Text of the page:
The Year of the Hybrid: 9 Ways to Make the Most of a Hybrid Festival Premiere
This is a very weird time for film festivals and filmmakers. During the first year of the pandemic, it was fairly simple: Almost every festival around the world became online only. There were a few exceptions, of course: The Göteborg Film Festival in Sweden stranded one person on a tiny island for a week to watch every film. The Oldenburg Film Festival in Germany had living room premieres. And many festivals pivoted to drive-in and other outside venues (especially where the climate allowed for that). By summer of 2021, the feeling among festival organizers was that now that we have a vaccine, we’ll have this Covid thing in our rearview mirror and we can go back to live film festivals – Woohoo!!! But as we know, by mid summer, the Delta variant and vaccine hesitancy among many (especially in the States) had meant that fall festivals for 2021 had to rethink their plans and re-invent a new kind of hybridized live/online festival.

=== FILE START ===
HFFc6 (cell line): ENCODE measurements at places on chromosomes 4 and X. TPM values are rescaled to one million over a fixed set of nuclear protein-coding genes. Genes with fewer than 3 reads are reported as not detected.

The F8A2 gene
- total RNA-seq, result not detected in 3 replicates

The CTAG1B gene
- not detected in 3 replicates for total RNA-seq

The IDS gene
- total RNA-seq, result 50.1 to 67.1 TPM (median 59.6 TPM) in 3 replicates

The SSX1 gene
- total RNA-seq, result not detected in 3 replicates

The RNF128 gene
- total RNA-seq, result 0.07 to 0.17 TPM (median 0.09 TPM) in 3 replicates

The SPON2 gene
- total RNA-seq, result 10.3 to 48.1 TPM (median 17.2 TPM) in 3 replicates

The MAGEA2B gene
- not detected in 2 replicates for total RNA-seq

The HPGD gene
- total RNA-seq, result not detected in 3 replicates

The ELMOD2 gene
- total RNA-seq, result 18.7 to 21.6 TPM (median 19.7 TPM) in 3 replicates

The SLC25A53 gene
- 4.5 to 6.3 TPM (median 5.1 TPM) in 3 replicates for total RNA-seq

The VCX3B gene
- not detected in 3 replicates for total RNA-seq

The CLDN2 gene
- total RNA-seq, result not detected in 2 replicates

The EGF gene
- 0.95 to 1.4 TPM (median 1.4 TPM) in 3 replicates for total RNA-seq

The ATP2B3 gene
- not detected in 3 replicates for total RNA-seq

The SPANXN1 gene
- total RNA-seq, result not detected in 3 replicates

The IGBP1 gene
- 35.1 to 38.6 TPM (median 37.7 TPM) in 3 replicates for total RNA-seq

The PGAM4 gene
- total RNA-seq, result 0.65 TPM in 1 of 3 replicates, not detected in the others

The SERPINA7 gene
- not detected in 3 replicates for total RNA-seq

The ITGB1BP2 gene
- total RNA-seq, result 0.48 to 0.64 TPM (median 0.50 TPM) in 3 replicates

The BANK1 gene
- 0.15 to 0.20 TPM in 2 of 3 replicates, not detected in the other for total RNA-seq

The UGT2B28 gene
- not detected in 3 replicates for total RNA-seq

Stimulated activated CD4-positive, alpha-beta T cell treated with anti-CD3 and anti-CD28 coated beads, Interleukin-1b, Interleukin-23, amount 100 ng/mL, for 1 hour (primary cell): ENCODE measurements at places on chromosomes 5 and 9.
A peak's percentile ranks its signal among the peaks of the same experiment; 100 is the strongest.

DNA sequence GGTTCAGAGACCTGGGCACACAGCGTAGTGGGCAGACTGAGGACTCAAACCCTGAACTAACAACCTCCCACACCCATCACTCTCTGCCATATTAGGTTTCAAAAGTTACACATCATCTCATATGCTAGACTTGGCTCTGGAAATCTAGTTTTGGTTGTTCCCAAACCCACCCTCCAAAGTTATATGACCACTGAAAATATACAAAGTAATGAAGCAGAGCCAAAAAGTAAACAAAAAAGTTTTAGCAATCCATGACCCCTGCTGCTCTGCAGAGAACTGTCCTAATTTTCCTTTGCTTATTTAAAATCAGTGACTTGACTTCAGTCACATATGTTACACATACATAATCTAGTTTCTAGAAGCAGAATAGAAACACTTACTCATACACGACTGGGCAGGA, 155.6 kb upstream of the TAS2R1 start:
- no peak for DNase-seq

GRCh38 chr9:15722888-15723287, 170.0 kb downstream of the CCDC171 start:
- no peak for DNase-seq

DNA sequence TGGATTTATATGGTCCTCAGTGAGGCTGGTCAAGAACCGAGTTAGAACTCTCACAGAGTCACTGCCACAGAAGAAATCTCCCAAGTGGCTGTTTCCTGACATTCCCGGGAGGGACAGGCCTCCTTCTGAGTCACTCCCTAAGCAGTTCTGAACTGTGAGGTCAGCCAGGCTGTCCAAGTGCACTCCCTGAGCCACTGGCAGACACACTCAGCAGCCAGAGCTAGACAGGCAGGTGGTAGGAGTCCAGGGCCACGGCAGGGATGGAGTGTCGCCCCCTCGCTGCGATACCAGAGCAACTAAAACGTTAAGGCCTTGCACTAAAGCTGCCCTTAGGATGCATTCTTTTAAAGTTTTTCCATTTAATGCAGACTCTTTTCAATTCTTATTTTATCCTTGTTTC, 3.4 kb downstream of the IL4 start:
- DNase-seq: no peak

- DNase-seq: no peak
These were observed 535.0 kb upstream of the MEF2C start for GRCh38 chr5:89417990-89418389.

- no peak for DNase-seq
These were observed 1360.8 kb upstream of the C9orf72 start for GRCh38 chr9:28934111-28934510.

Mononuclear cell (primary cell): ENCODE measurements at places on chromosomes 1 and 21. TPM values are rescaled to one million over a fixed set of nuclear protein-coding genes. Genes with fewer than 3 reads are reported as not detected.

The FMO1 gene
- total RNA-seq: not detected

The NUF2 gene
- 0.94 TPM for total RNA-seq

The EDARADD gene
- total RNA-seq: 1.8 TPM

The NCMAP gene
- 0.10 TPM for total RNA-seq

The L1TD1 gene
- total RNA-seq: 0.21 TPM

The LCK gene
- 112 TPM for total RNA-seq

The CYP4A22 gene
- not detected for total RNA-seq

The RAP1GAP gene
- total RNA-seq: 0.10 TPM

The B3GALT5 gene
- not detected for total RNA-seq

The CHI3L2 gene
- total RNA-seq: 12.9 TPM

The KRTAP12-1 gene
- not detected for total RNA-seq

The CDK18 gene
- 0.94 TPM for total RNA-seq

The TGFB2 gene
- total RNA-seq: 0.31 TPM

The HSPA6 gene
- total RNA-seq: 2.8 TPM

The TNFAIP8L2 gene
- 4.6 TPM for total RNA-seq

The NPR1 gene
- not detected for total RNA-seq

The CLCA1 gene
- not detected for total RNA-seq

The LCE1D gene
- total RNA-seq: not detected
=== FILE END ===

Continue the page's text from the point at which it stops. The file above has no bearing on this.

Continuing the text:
Some European fests like Cannes and Venice had strict vaccine rules and managed to hold successful events that at least sort of resembled their 2019 versions. (But yes, some people still got COVID). In the States, many festivals had cautiously moved toward some indoor screenings hybridized with online screenings and outdoor events. Telluride proudly declared itself a vaccine bubble and maintained strict vaccine and masking rules for screening and other indoor events. But crowded outdoor events and some maskless indoor industry parties flaunted the rules, and yes, people got COVID, despite the “Mission Accomplished!” bravura of festival publicists.
Traditionally if filmmakers didn’t get into the select tiny group of “meaningful” festivals, then they would twiddle their thumbs, wait four months, and submit to the next A-list festival. But if COVID has taught us anything, no one can predict the future. If a festival with safe, live screenings invites your film, and it’s during a trough between variant spikes, then go! You never know if the next four months are going to bring another round of quarantines and festival closures, or even what your own health or mortality will be. Trust me, as someone with a rare foot in the festival organizer world and another foot in the filmmaking world, take the bird in the hand when you’ve got it. (As indie filmmaker veteran Eugene Martin told me succinctly, “Go where the love is.”) No one at any festival more than four months out can say anything with any certainty, and if they are, they’re fooling themselves and probably fooling a lot of other people, too.